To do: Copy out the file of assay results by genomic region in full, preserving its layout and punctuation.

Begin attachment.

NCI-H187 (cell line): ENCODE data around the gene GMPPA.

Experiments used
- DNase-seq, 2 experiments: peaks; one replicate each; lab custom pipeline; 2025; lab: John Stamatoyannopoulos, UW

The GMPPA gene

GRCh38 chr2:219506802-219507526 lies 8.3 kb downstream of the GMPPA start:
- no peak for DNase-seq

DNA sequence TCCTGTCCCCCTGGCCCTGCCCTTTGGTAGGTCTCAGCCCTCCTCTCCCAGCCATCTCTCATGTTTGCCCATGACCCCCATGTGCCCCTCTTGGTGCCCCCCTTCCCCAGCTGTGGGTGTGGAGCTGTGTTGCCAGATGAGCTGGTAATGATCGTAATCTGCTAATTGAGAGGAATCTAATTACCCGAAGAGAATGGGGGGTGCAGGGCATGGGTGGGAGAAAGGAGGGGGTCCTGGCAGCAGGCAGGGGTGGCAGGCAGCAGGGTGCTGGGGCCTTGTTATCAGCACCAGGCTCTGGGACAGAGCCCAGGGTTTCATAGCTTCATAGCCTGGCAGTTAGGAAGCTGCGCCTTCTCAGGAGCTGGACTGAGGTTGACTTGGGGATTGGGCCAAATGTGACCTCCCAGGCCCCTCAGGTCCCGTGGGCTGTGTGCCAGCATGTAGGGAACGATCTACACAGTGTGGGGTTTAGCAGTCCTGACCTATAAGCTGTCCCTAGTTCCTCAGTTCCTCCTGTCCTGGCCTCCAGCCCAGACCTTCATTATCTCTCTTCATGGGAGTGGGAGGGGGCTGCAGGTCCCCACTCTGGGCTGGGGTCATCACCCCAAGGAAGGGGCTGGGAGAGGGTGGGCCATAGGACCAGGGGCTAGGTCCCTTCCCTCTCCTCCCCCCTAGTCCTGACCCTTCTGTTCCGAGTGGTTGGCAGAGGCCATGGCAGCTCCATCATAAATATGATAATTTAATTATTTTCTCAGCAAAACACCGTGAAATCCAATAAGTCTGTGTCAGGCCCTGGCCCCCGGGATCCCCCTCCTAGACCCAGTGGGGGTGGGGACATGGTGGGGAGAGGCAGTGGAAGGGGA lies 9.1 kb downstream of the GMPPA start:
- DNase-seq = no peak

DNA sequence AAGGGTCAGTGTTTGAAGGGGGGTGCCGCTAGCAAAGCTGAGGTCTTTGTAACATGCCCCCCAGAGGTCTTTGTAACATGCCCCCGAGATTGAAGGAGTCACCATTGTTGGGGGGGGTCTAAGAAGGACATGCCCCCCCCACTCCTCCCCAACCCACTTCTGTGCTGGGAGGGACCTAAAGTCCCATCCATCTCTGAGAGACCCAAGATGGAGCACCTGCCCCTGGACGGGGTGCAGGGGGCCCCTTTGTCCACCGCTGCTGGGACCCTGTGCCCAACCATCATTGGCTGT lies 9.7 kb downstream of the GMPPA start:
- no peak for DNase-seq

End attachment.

NCI-H187 (cell line): ENCODE data around the gene GMPPA.

Experiments used
- DNase-seq, 2 experiments: peaks; one replicate each; lab custom pipeline; 2025; lab: John Stamatoyannopoulos, UW

The GMPPA gene

GRCh38 chr2:219506802-219507526 lies 8.3 kb downstream of the GMPPA start:
- no peak for DNase-seq

DNA sequence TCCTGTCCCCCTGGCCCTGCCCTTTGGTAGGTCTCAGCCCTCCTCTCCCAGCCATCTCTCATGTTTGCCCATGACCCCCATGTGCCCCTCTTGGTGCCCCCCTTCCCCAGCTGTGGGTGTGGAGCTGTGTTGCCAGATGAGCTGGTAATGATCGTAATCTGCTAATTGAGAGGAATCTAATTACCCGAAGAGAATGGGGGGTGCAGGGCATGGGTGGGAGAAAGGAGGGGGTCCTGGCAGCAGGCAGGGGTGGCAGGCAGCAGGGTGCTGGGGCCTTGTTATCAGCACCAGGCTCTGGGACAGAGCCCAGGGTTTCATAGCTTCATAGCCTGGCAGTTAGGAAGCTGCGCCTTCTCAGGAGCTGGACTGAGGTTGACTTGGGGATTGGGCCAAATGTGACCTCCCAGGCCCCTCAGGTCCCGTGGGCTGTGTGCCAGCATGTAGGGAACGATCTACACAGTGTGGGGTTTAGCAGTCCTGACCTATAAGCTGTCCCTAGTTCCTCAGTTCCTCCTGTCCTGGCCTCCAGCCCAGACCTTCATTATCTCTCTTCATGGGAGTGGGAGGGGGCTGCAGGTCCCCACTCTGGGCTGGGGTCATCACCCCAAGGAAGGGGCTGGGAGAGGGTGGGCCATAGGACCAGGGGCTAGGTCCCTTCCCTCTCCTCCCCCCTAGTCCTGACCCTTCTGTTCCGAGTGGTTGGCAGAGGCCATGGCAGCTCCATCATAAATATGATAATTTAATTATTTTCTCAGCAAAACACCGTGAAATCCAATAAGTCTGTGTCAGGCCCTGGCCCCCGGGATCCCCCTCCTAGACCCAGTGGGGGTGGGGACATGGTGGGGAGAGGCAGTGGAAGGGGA lies 9.1 kb downstream of the GMPPA start:
- DNase-seq = no peak

DNA sequence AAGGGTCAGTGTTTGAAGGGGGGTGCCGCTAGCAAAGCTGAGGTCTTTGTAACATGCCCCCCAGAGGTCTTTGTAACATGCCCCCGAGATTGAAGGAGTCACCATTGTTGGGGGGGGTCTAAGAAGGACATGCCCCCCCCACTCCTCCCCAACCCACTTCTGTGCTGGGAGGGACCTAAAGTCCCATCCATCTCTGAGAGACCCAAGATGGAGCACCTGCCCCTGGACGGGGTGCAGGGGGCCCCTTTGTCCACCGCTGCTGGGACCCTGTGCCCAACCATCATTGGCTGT lies 9.7 kb downstream of the GMPPA start:
- no peak for DNase-seq